"a free balloon is exempt from such disadvantages, and at moderate heights not the smallest feeling of nausea is ever experienced. The only unpleasant sensation, and that not of any gravity, ever complained of, is a peculiar tension in the ears experienced in a rapid ascent, or more often, perhaps, in a descent. The cause, which is trivial and easily removed, should be properly understood, and cannot be given in clearer language than that used by Professor Tyndall :behind the tympanic membrane exists a cavity, the drum of the ear, in part crossed by a series of bones, and in part occupied by air. This cavity communicates with the mouth by means of a duct called the Eustachian tube. This tube is generally closed, the air space behind the tympanic membrane being thus cut off from the external air. If, under these circumstances, the external air becomes denser, it will press the tympanic membrane inwards ; if, on the other hand, the air on the other side becomes rarer, while the Eustachian tube becomes closed, the membrane will be pressed outwards. Pain is felt in both cases, and partial deafness is experienced. By the act of swallowing the Eustachian tube is opened, and thus equilibrium is established between the external and internal pressure."

The Dominion of the Air -1903

You are talking about a free balloon not a tethered kite balloon as used by observers. Given that a free balloon has reached the edge of space altitude problems are entirely possible

Link to comment
Share on other sites

Thanks all. That the officers were told to keep their mouths open in the RFC handbook is something.

The partial deafness of my character isn't critical to the plot, but I wanted very much not to get anything wrong. Well, anything I could help, anyway. I will proceed cautiously and keep an eye to this thread. Deafness attribution can wait for now. Thank you again for your thoughts on the matter.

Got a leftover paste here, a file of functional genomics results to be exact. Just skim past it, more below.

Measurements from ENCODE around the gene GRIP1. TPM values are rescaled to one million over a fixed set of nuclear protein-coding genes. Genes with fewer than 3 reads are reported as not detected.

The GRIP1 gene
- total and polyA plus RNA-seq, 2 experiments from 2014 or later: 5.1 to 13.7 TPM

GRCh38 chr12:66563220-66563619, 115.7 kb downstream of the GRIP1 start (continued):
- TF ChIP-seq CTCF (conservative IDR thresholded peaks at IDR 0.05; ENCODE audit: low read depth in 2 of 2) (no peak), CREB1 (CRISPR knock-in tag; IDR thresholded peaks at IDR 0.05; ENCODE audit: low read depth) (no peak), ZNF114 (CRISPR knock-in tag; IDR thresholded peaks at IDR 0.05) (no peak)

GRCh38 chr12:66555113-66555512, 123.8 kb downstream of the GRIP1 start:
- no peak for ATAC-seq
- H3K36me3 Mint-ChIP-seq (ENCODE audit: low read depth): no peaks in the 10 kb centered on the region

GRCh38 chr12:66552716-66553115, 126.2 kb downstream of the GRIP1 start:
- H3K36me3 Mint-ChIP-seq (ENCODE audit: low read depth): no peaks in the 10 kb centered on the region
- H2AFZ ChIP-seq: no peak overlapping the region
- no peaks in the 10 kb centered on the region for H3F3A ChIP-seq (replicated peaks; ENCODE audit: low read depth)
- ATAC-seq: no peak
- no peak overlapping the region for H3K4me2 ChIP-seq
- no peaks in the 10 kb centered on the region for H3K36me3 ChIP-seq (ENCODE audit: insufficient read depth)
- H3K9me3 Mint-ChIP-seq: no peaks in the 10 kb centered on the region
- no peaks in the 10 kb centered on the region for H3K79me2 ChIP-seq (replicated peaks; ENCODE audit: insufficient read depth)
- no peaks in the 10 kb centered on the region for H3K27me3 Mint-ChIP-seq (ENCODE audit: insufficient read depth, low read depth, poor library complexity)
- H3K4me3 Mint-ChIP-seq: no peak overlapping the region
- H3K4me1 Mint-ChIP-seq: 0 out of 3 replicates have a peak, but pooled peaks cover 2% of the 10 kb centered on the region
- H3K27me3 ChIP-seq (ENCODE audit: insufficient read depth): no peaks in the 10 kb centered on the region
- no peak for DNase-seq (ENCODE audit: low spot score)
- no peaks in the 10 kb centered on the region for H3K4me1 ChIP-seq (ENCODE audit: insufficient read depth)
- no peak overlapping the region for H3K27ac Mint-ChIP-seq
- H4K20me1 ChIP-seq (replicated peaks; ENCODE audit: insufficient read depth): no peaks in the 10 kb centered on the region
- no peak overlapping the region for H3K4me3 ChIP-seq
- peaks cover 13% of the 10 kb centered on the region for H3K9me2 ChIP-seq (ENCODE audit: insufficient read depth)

Link to comment
Share on other sites

Medically speaking, there is no reason that balloonatics riding in tethered balloons at relatively low altitudes should suffer deafness. The only possible problem is if the person has a blocked eustachian tube (such as with a cold), they might have some temporary hearing problems, and a totally blocked tube could conceivably result in a blown out eardrum during a rapid ascent or descent (though descent would be more likely). Neither of these should ocur at the speeds and altitudes of tethered observation balloons. A blown ear drum could result in deafness in that ear. pressure changes could be sufficient to cause some reduced hearing levels without a blown eardrum, but that should be transient, and I would not consider it deafness.

Speed of ascent/descent would be critical, as normally, even a partially blocked eustachian tube can open enough to equalize pressure. Failure to allow equalized pressure could conceivably result in a blown ear drum-- I've seen this in unpressurised aircraft, but never in a balloon.